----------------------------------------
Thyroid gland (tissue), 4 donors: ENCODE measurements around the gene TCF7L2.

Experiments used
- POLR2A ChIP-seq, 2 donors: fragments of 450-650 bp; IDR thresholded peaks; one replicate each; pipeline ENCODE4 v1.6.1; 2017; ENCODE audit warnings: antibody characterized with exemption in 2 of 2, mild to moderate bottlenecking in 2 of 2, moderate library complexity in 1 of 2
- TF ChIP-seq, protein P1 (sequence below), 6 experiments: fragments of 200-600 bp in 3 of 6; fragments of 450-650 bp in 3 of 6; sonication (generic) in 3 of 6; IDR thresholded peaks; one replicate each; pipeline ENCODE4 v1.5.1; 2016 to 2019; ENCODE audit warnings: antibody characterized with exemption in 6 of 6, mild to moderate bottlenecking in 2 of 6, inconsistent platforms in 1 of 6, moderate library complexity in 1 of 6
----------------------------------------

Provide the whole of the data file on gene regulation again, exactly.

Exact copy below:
Thyroid gland (tissue), 4 donors: ENCODE measurements around the gene TCF7L2.

Experiments used
- POLR2A ChIP-seq, 2 donors: fragments of 450-650 bp; IDR thresholded peaks; one replicate each; pipeline ENCODE4 v1.6.1; 2017; ENCODE audit warnings: antibody characterized with exemption in 2 of 2, mild to moderate bottlenecking in 2 of 2, moderate library complexity in 1 of 2
- TF ChIP-seq, protein P1 (sequence below), 6 experiments: fragments of 200-600 bp in 3 of 6; fragments of 450-650 bp in 3 of 6; sonication (generic) in 3 of 6; IDR thresholded peaks; one replicate each; pipeline ENCODE4 v1.5.1; 2016 to 2019; ENCODE audit warnings: antibody characterized with exemption in 6 of 6, mild to moderate bottlenecking in 2 of 6, inconsistent platforms in 1 of 6, moderate library complexity in 1 of 6